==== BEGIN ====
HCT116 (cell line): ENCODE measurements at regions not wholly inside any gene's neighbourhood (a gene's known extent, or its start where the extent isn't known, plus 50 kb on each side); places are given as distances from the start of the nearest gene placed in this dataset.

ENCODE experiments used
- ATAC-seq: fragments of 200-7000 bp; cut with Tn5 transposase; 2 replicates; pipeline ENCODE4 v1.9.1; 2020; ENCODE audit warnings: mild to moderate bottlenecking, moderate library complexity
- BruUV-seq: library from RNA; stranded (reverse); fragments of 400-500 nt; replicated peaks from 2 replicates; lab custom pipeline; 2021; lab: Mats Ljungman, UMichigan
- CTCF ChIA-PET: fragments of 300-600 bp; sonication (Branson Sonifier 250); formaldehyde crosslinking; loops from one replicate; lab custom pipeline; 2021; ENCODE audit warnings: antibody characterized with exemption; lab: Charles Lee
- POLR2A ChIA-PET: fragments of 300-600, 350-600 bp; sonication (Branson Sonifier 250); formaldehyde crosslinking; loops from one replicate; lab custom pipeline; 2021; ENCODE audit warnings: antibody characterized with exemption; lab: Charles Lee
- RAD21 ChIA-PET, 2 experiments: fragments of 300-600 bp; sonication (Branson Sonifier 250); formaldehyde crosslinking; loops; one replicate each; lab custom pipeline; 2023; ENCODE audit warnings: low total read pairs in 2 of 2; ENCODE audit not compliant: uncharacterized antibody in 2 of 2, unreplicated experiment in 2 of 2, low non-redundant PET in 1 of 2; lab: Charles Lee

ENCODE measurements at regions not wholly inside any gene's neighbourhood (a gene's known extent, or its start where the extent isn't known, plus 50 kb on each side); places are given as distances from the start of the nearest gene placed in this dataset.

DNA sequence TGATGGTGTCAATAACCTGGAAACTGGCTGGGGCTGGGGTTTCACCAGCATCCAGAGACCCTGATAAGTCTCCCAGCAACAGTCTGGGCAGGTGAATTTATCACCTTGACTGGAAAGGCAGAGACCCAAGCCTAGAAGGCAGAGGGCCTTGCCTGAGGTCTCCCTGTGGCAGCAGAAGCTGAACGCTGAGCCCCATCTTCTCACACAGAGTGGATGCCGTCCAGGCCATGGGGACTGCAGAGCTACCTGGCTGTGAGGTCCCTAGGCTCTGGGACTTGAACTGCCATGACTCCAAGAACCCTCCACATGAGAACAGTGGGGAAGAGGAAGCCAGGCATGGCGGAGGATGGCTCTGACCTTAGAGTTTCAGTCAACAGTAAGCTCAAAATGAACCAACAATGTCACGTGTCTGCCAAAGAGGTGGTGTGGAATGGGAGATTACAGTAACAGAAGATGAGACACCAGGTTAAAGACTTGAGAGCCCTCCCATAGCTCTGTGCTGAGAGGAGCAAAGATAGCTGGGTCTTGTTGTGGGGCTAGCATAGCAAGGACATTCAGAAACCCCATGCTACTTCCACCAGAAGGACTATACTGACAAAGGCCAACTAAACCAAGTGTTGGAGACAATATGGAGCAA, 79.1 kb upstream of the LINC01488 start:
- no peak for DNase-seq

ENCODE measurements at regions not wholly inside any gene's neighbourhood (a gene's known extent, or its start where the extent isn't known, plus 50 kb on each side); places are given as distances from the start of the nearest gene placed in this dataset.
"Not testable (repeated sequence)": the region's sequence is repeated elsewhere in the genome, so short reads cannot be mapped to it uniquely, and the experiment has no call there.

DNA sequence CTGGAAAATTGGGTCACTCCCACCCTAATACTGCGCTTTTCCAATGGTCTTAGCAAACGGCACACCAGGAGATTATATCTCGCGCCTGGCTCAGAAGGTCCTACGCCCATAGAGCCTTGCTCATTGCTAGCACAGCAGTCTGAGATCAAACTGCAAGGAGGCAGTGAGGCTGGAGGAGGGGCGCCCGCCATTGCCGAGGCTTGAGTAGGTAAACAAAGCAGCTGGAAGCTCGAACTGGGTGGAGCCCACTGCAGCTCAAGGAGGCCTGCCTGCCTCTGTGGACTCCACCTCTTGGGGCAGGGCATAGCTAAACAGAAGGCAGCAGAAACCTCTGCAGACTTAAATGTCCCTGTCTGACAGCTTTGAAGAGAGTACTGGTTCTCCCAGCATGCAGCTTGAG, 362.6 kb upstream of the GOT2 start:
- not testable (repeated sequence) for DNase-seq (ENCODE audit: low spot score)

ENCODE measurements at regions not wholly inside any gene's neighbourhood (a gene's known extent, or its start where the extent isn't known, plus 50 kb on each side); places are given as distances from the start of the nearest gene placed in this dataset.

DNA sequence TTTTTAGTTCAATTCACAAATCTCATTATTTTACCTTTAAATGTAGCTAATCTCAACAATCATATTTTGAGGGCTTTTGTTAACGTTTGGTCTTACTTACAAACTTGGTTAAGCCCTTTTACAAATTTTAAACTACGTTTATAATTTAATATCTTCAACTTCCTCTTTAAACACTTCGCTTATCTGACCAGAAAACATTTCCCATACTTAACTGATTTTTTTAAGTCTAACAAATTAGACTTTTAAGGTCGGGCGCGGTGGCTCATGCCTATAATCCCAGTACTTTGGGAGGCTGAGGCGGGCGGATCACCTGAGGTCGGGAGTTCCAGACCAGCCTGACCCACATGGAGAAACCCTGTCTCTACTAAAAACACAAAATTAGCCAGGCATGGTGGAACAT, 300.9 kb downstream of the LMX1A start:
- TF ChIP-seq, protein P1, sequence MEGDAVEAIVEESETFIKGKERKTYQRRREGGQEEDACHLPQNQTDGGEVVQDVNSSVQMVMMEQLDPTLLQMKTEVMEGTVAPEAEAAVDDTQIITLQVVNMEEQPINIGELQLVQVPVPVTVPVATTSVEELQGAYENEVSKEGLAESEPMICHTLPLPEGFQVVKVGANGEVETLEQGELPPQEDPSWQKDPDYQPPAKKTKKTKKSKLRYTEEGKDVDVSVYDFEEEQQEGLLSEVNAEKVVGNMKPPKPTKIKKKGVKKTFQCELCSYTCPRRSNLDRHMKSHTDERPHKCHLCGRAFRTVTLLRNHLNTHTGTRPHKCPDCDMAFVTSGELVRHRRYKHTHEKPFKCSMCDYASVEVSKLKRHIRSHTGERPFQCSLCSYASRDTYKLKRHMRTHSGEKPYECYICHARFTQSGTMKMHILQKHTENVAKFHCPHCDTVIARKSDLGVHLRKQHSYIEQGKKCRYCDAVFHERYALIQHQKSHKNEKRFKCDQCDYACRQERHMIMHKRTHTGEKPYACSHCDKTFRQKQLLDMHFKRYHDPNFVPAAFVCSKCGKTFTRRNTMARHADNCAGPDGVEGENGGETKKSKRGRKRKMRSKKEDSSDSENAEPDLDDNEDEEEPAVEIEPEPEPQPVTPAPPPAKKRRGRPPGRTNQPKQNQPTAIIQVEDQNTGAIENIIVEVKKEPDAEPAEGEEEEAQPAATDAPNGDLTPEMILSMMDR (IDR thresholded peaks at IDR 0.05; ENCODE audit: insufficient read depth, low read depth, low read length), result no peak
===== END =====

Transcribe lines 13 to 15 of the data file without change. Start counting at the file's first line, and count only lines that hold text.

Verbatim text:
DNA sequence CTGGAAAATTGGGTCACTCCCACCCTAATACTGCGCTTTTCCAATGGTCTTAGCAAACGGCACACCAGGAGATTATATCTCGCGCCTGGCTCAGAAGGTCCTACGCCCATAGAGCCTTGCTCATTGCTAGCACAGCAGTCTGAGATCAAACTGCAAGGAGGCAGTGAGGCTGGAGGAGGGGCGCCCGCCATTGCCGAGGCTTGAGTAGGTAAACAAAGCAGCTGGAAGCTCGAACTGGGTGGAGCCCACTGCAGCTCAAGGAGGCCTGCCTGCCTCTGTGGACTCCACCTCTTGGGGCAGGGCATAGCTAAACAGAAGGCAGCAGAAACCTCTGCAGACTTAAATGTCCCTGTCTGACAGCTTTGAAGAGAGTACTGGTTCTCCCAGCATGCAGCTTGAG, 362.6 kb upstream of the GOT2 start:
- not testable (repeated sequence) for DNase-seq (ENCODE audit: low spot score)

ENCODE measurements at regions not wholly inside any gene's neighbourhood (a gene's known extent, or its start where the extent isn't known, plus 50 kb on each side); places are given as distances from the start of the nearest gene placed in this dataset.